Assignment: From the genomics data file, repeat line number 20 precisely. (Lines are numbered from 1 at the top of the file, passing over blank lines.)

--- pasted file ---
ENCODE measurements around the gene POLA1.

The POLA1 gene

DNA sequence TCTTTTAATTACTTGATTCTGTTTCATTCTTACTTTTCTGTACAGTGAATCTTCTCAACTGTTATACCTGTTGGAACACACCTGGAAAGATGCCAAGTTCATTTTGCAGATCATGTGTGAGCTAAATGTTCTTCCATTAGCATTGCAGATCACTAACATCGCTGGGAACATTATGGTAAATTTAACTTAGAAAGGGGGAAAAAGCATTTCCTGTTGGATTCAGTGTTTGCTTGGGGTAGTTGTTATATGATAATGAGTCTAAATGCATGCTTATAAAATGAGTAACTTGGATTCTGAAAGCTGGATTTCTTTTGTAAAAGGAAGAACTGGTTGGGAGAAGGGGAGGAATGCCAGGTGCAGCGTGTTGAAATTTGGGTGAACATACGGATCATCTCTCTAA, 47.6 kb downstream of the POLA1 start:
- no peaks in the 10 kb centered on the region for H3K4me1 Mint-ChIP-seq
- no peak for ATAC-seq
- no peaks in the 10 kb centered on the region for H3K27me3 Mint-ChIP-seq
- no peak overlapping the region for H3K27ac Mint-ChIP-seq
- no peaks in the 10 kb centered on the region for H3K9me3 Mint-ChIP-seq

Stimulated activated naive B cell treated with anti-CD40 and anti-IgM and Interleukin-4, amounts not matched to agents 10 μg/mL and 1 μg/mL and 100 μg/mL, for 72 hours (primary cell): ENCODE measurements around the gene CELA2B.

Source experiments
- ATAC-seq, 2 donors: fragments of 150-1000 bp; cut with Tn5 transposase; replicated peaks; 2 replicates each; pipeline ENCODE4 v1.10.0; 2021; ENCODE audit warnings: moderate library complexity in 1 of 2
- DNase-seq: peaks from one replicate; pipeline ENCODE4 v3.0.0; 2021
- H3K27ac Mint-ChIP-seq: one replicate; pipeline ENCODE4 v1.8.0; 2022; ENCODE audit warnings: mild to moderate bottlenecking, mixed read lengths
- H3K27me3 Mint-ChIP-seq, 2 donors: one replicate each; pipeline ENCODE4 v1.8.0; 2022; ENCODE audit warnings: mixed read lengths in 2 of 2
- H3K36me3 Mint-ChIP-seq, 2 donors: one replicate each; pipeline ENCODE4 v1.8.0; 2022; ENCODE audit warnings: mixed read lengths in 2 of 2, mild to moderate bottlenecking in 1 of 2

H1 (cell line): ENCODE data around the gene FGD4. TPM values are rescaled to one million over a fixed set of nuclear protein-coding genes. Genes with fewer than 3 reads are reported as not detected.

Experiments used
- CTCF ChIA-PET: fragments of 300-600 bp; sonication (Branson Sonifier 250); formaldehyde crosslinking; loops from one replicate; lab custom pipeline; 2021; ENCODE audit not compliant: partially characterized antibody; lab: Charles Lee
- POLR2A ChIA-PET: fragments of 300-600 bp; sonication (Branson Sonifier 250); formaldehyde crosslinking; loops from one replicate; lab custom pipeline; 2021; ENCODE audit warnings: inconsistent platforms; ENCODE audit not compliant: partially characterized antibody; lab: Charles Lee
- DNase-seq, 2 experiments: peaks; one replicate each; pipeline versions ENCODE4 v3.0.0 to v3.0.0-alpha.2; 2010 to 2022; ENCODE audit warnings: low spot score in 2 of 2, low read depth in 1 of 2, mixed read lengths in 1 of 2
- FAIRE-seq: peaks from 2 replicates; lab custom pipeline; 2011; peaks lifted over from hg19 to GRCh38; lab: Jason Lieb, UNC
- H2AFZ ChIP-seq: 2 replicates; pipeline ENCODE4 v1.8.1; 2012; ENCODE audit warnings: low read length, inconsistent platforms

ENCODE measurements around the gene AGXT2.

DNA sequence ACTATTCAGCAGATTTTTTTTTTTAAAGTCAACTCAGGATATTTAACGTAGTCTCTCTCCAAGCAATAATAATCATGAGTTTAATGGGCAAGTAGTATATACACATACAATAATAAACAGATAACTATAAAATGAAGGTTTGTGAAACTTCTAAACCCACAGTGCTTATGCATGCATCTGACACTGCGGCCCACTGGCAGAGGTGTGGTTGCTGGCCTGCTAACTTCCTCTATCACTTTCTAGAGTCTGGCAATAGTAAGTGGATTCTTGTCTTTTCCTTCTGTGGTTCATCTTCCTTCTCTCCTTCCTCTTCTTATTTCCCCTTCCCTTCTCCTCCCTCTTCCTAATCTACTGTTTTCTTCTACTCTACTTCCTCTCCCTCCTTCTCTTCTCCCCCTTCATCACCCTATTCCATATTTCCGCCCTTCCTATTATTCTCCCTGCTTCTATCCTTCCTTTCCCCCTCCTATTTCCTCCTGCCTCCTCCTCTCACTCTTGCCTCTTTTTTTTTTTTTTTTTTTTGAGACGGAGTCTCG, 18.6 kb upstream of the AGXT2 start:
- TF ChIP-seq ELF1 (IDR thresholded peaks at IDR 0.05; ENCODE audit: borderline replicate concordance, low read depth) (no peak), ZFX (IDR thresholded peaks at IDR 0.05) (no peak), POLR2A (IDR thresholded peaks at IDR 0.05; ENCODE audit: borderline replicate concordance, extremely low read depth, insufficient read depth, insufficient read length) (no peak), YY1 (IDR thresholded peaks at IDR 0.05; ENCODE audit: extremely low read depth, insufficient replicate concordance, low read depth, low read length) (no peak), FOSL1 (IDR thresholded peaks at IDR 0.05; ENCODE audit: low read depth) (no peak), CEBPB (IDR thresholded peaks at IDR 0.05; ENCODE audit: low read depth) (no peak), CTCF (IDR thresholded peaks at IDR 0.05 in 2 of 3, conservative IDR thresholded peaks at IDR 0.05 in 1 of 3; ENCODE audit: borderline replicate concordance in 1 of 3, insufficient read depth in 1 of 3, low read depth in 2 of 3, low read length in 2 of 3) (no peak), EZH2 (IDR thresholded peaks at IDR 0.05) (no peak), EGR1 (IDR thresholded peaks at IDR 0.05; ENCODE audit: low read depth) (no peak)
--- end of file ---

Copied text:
- DNase-seq, 2 experiments: peaks; one replicate each; pipeline versions ENCODE4 v3.0.0 to v3.0.0-alpha.2; 2010 to 2022; ENCODE audit warnings: low spot score in 2 of 2, low read depth in 1 of 2, mixed read lengths in 1 of 2